Tom banding up our last bit of cargo to enter the system — this precious box contains the coffee for the traverse. (credit: Brunt)
And finally, the week has included a never-ending pursuit for a good cup of coffee. The coffee in the galley consists of ground beans that come from a can. While we did bring coffee south with us for the traverse, those beans are already in the cargo system, ready to go to the South Pole. And there isn’t a Starbucks or Dunkin Donuts anywhere to be seen. So, we found the next best thing: The McMurdo Coffee House. A team of baristas, who are officially down here with other jobs, step up to the plate and provide the community with the best coffee available on station. They work exclusively for tips and often receive cash, fresh fruit, and even mission stickers (which are somewhat like currency down here).
The McMurdo Coffee House (Photo: Brunt)
Our flight to the South Pole is scheduled for this Friday, and we are pretty much ready to go! So hopefully, next week, we will be blogging from Amundsen-Scott South Pole Station. Stay tuned!
-Kelly & Tom
December 4th, 2017 by Kate Ramsayer
Greetings from New Zealand!
Soon, we’ll report back from even further south. We’re headed to the heart of the Antarctic ice sheet, to collect measurements on the ground for the ICESat-2 mission.
While NSF calls us the 88S project, sometimes you need that extra precision. We’re NASA. (Logo design by Adriana Manrique/NASA)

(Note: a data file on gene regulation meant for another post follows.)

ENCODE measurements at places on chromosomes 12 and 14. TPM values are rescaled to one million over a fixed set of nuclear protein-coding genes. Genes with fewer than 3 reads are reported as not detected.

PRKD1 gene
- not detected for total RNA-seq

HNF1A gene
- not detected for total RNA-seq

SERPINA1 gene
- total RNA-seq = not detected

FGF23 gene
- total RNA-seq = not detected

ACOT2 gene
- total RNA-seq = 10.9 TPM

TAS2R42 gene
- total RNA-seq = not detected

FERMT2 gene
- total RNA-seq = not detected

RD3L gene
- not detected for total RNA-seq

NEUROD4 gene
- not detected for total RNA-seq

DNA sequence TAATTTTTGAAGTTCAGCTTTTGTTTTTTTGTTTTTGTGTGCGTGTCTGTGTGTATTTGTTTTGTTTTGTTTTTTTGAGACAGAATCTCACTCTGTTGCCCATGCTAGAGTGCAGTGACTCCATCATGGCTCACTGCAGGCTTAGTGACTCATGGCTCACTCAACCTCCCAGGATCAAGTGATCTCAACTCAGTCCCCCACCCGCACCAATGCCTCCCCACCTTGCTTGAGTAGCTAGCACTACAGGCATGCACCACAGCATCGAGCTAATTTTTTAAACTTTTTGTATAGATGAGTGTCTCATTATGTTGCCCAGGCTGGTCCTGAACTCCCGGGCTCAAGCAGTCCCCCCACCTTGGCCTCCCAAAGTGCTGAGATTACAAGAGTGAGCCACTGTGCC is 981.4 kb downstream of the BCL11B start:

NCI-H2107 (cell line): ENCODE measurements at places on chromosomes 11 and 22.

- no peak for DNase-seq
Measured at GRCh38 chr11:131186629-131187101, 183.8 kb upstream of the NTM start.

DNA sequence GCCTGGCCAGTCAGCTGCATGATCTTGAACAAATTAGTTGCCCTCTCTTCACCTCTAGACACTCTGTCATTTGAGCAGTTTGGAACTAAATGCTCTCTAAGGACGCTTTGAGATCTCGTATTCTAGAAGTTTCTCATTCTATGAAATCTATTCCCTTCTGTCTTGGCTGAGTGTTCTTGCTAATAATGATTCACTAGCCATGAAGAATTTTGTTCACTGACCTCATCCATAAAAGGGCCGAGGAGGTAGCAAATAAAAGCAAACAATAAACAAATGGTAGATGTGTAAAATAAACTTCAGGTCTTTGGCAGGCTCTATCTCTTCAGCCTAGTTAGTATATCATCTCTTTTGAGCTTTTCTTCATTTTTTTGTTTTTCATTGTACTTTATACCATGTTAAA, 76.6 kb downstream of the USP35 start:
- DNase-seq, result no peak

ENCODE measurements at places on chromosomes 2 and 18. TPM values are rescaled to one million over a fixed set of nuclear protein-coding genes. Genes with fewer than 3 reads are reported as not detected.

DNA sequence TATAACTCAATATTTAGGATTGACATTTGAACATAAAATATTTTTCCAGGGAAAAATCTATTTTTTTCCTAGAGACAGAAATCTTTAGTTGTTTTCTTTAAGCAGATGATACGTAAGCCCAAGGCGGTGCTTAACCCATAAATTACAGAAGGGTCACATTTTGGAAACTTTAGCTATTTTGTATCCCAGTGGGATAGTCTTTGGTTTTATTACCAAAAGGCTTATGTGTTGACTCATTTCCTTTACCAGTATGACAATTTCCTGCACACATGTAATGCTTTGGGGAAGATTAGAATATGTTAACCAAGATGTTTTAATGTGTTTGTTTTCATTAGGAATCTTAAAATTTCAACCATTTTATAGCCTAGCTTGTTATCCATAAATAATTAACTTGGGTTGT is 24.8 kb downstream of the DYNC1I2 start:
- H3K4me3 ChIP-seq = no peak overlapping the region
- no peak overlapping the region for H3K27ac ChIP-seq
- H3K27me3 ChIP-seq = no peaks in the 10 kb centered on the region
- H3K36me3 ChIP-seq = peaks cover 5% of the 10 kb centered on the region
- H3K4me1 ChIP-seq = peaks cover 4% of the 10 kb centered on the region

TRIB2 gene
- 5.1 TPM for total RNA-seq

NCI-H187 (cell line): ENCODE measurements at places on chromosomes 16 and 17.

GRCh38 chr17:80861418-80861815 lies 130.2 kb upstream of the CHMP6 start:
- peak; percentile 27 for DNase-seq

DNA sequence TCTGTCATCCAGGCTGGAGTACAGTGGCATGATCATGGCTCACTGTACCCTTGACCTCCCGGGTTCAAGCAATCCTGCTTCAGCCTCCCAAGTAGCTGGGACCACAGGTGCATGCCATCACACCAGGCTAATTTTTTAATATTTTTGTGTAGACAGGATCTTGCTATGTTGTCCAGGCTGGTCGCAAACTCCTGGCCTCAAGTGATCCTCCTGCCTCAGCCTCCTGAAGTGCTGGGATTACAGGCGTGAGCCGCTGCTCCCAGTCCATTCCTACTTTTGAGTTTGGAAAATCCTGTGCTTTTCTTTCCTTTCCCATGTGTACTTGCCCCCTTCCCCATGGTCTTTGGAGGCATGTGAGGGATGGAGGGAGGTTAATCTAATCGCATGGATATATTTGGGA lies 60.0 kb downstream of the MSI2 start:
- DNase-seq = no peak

ICESat-2 is a NASA satellite, scheduled for launch in 2018, that will measure the height of ice sheets, glaciers, and sea ice in unprecedented detail. Designed and built at NASA’s Goddard Space Flight Center, it will carry a laser instrument called the Advanced Topographic Laser Altimetry System (ATLAS). ATLAS will send out small pulses of laser light, and precisely time how long the light takes to travel from the instrument, down to the earth, and back. These measurements, along with the position of ICESat-2 in its orbit, and the direction ATLAS was pointing, allow us to determine the height of Earth’s surface wherever ICESat-2 goes.
But how do we know those measurements from space are correct? We take a sample of measurements on the ground, which we can check against data gathered by the satellite. Which leads us to Antarctica.
The green lines trace the path where data will be collected by the ICESat-2 mission. The tracks come closest to the poles at 88 degrees north and south, forming a dense network of crossing tracks. (NASA’s Scientific Visualization Studio)
Due to the particular orbit of ICESat-2, all the tracks for the satellite converge right around a latitude of 88 degrees south. Our plan is to travel to 88S and collect measurements of the ice sheet elevation around part of the circle at that latitude. We will compare our measurements with those from ICESat-2 shortly after launch to evaluate the performance of the satellite.